[Music] Everything can be improved, iterated and refined. And if you don't think that's true, maybe you haven't analyzed it enough. Calculated choices carefully considered. Absolutely analytical. Analytical is part of the Engineered Network. To support our shows, including this one, head over to our Patreon page and for other great shows, visit today. Advancement. A few months ago, at the end of the financial year here in Australia, which runs from July of the previous year to June the 30th of the current year, it was time for review at work. Review time. Now, obviously not only did I have my review personally, but I was also involved in other people's reviews as their manager. Performance reviews, 360 degree reviews, I've heard them referred to as people performance results or PPRs with what one company called them that I worked for a while ago, salary reviews, you get the idea, right? You sit down in a room with your boss, you tell them how things are going. They tell you how they think you're going, where you need to be going. And basically assess how well you've done in the previous 12 months. Often the reviews sort of feed into your salary or remuneration for the, or benefits for the upcoming year. And sometimes it's just about self-improvement. It's like there's a training course you wanna go on or there's, you know, something else that you need like a new chair, I don't know. It's a review. It's your opportunity to also, depending on how open your manager is to such discussions, it's also your opportunity to speak to your manager about their potential areas for improvement. Not necessarily recommending that path, of course, but your mileage may vary, as they say. So anyhow, the topic came up during one of those Z reviews a few times. It was a common theme. How do I advance in the company? So rather than just say that, it's like, how do I advance? How do I progress? How do I get promotion? Under the same kind of things, I wish to be paid more. I wanna be regarded more highly. I want to get better benefits and so on and so on. It's very personal and individual in exactly what people want, but suffice to say advancement, hence the topic. Some people seem to be pretty happy to just glide along, slide by, ring it in, I think some would say, but other people have a drive. They have a determination to become more than what they are now. And they just want to know, Well, if I am going to become more, how do I go about it? In engineering, it's centered around qualifications quite a bit, which I have mixed feelings about. Regular listeners would know this. You should get blah qualification. That might be considered favorably. Certainly in the paths of management versus technical, there's a divide of sorts. But in my career, I see there's different paths developing in engineering where soft skills whilst they're important, aren't the sole motivator for advancement in a company in terms of management. Being a technical person, and also back in management again, I feel like there's two kinds of management, there's technical management and executive management, where executives try and look for the larger organizational changes in the direction the company takes as a whole. Whereas technical managers are far more focused on technical efficiency, technical competency, and actually producing work. They're two very different types and styles of management, I think. Now, being that I'm not an executive, I'm going to safely assume, I think safely assume probably, that few, if any of the people listening to the shows are executives either. So I'd say let's stick with the technical management piece, at least in terms of advancement. So that's what I'll mean from this point onwards when I say management advancement. I'm talking about technical management. So as in I'm starting out, how do I plan advancement into that sort of a role? Or at least that that that was what came up in recent reviews. Now I talked about competence in episode two, and certainly that sort of thing helps. But it's been my observation that opportunities are provided to people, even if they lack confidence from time to time, you don't have to be overwhelmingly confident to get opportunities. But people tend to be given opportunities, I have observed, if they show initiative, if they're motivated and if they're keen, they're genuinely keen to try. And people that get advancement in an organization tend to be those that when they're given an opportunity, they take it with both hands, they do their very best. And even if they don't completely succeed, they have a really good stab at it. They give it their best effort and in short, they don't give up. Now, I wonder how many people complain how unfair their position is in a company because I've heard it all before. And when I was younger, I even said some of this myself. I've got more experience than blah. I'm older than blah. I have more qualifications than blah, or I have more relevant experience, blah, blah, blah, whinge, whinge, whinge. You know, I've heard it all. If you're genuinely interested in fixing problems other people can tell. They're not stupid. I mean, people look around sometimes I work with very smart people and sometimes they think that they're smarter than everyone else. And I think that there's a little bit of a lack of humility in a lot of people. We like to think inside our own minds that we're going to get a good beat on things, we're pretty smart, we're switched on and so on, and there seems to be this prevailing belief, self-belief and it's in conflict with being overconfident, but the point is that people can tell if you're genuinely interested and if you really want to fix problems, if you genuinely care, that will come across It's very hard to fake that, at least it's hard to fake it consistently, maybe you could fake it for a little while And thinking that you're better than everyone else is also another issue But anyway, all right, if you're good at interacting with people, other people will let you know And if you're good at what you do, people will let you know one way or the other If you're really bad at what you do, you will also figure it out But the point is you have to pay attention to what people are telling you As far as I know, there is no one that got a good advancement in a company by complaining about how undervalued they are So if I sat in a corner and started complaining about that I don't think that's a good way to get advancement And if that's the way you look at it, then you're looking at it wrong It's not about "woe is me" It's not about "I'm so... I'm undervalued, I don't believe that I'm... I'm being treated with the level of respect that I deserve" If that's the way you feel, then that's the way you feel, but that's not reality necessarily Because honestly, I think if you think like that, you're thinking about it wrong People that show initiative, drive, determination, as well as capability get given the opportunities People that advance take those opportunities and then they run with them They don't complain, they don't whinge, they get on with it and they give it their very best The problem is, of course, people would say, well, I do that and I still don't get advancement That's not fair, that's not right, and maybe that's true, maybe that isn't fair, maybe it isn't right and maybe you're just being taken for a ride, maybe you need to go work for another company If they don't recognize your hard work, then maybe you shouldn't be there, maybe some other company deserves your time, life is precious, life is short, you want to spend your time working for some people that are actually going to appreciate what you provide, what you bring to the table, where you're given opportunities, you run with it, you work hard, you do a good job, you deliver a good result. If they don't appreciate that, sometimes it's not about the money. If the money is equal, then I would suggest to you that that is not an ideal situation. And don't get me wrong, even if you do all of those things that I just suggested, that's no guarantee, because you could do all of these things and get nothing. But if you do, I would suggest don't fake it, mean it. Because if you're doing those things, if you're running with the chances that you've been given and you put in your yourself in the best possible position, you're putting yourself in the best place so that when an opportunity to advance comes along, you'll be right where you need to be. You'll be standing right there. And that is how you get advancement. If you're enjoying Analytical and you want to support the show, you can, like one of our backers, Chris Stone. He and many others are patrons of the show via Patreon, and you can find it at or one word. So if you'd like to contribute something, anything at all, it's all very much appreciated. Accept nothing, question everything. It's always a good time to analyze something. I'm John Cheeji. Thanks for listening. (music) (music) you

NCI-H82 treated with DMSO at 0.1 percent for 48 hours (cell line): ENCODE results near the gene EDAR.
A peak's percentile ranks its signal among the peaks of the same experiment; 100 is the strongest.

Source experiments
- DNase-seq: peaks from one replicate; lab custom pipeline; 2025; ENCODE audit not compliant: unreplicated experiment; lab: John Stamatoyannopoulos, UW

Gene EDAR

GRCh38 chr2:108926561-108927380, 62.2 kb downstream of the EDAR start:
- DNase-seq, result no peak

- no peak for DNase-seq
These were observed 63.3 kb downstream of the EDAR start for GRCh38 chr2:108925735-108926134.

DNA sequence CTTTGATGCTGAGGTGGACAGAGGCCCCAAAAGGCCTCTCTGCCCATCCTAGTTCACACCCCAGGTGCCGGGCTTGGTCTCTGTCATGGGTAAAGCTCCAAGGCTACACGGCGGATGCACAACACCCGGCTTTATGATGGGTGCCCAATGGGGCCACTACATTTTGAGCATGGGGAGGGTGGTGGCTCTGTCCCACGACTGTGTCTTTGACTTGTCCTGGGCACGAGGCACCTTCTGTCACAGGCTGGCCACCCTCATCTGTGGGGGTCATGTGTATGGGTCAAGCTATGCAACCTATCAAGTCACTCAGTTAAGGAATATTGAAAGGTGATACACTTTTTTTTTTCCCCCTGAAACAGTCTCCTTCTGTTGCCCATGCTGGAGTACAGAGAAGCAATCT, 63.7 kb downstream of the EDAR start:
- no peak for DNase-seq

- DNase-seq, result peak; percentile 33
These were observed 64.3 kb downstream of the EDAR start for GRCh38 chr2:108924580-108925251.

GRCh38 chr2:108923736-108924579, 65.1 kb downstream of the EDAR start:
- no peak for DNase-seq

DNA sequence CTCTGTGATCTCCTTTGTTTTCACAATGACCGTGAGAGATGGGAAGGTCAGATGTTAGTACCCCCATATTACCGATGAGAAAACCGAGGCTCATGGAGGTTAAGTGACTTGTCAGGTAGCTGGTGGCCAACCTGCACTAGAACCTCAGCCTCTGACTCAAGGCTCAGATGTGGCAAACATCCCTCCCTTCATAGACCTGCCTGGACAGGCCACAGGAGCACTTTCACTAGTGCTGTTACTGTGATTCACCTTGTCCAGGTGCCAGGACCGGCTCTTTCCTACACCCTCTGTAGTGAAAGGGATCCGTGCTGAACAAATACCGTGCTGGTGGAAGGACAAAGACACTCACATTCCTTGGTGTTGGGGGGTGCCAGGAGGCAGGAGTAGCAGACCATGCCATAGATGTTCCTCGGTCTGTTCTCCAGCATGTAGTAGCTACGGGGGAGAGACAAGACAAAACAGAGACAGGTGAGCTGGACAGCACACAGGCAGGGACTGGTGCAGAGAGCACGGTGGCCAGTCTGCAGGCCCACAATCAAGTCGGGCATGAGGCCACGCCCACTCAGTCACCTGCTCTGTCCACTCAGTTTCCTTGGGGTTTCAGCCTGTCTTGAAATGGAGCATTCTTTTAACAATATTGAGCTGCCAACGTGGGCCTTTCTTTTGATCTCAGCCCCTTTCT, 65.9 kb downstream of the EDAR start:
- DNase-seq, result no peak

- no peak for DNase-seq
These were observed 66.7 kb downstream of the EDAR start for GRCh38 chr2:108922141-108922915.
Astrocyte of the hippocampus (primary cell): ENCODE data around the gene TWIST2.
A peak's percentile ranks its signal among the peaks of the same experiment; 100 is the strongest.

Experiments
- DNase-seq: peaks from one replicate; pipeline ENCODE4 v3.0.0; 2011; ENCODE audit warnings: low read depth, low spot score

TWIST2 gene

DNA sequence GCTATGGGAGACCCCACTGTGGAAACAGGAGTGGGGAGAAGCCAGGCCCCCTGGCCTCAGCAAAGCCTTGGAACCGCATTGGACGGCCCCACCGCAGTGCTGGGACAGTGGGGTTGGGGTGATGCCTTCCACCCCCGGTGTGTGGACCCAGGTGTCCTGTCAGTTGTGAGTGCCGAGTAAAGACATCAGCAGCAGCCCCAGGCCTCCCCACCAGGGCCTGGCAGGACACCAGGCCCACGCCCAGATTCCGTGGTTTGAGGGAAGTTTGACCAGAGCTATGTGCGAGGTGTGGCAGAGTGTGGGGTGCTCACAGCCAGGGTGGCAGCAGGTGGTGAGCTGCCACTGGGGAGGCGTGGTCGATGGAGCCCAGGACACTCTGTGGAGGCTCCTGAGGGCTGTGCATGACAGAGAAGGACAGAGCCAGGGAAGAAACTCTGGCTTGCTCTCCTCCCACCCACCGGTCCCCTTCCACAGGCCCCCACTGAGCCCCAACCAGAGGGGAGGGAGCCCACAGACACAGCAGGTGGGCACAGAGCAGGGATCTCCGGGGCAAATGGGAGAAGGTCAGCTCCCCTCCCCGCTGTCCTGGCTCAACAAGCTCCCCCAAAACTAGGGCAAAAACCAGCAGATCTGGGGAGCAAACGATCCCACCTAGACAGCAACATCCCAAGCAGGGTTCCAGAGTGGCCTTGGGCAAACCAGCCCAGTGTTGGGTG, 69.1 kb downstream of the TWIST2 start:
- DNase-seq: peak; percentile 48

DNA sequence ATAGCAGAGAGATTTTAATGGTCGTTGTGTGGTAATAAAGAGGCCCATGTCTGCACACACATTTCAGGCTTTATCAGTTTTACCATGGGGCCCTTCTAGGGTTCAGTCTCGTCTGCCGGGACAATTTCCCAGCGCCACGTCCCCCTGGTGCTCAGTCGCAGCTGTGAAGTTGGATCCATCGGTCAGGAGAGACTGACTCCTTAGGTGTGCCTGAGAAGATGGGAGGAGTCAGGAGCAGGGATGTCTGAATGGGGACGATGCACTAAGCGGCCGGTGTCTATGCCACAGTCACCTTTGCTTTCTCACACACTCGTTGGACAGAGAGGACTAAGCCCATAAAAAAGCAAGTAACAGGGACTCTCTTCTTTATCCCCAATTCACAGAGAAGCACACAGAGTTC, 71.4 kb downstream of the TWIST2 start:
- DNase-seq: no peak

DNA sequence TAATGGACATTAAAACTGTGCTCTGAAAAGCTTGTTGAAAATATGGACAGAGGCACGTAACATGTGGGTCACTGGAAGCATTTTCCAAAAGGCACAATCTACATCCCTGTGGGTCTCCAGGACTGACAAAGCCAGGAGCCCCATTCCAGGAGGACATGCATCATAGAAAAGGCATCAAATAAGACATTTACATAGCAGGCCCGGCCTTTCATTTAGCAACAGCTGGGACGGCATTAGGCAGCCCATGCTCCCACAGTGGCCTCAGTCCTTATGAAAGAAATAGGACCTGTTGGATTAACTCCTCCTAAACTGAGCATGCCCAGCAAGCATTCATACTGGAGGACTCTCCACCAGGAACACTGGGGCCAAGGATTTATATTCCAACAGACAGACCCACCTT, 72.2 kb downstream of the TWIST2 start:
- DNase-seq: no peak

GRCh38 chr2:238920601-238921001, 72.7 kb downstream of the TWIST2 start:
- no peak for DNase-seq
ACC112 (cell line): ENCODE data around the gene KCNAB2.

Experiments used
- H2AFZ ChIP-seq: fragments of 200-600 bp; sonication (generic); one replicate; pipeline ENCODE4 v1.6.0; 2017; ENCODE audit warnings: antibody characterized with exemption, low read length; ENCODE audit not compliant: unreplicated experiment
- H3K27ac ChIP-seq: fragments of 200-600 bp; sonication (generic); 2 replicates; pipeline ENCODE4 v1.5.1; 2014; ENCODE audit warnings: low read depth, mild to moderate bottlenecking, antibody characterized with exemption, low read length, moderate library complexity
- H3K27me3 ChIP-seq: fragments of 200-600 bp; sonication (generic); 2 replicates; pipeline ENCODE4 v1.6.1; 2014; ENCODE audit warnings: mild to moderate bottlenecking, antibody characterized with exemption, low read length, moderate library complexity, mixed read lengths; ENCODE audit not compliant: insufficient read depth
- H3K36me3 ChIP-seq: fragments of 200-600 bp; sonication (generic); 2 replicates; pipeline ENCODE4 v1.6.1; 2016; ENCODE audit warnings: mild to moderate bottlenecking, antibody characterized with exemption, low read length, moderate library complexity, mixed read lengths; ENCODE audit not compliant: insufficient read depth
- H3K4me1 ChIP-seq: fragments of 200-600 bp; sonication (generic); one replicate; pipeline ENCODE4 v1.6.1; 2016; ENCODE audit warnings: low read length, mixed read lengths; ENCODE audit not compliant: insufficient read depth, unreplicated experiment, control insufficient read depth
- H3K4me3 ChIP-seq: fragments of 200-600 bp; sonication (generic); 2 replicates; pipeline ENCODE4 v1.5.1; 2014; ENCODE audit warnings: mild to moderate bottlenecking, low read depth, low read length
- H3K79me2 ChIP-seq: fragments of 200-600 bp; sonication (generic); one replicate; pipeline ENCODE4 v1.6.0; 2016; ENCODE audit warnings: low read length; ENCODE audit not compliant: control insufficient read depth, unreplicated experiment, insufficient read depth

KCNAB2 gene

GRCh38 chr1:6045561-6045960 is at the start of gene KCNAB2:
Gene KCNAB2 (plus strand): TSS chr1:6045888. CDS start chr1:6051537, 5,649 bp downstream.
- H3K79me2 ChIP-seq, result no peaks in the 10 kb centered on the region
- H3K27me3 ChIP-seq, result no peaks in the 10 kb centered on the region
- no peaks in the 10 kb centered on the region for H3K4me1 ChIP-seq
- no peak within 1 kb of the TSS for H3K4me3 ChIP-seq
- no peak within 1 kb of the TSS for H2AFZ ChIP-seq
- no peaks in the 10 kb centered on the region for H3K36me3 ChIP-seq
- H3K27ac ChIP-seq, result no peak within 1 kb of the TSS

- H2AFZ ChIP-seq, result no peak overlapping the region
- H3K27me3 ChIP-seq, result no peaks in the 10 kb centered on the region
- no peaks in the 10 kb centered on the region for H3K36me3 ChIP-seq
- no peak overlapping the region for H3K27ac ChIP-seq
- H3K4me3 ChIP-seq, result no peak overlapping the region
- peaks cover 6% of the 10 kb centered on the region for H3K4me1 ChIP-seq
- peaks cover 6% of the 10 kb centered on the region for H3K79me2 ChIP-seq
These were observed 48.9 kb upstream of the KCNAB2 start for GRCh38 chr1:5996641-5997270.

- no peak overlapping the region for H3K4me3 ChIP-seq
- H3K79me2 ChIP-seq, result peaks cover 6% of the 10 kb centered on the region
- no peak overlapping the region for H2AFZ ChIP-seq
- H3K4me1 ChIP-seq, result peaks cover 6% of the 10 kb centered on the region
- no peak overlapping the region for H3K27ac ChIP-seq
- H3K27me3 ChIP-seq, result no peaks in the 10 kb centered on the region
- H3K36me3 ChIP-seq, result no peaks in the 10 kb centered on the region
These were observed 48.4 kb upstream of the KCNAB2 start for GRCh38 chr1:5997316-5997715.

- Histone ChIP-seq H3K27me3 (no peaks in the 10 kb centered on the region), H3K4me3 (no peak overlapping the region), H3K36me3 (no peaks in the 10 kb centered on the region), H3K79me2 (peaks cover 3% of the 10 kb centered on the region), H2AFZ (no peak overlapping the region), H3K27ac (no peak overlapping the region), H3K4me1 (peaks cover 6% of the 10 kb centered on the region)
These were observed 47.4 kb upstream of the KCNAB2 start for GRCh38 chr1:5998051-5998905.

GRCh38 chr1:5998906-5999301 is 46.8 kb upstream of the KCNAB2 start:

Duration 10 minutes Direct Download

Show Notes

Links of potential interest:

Premium supporters have access to high-quality, early released episodes with a full back-catalogues of previous episodes


John Chidgey

John Chidgey

John is an Electrical, Instrumentation and Control Systems Engineer, software developer, podcaster, vocal actor and runs TechDistortion and the Engineered Network. John is a Chartered Professional Engineer in both Electrical Engineering and Information, Telecommunications and Electronics Engineering (ITEE) and a semi-regular conference speaker.

John has produced and appeared on many podcasts including Pragmatic and Causality and is available for hire for Vocal Acting or advertising. He has experience and interest in HMI Design, Alarm Management, Cyber-security and Root Cause Analysis.

You can find him on the Fediverse and on Twitter.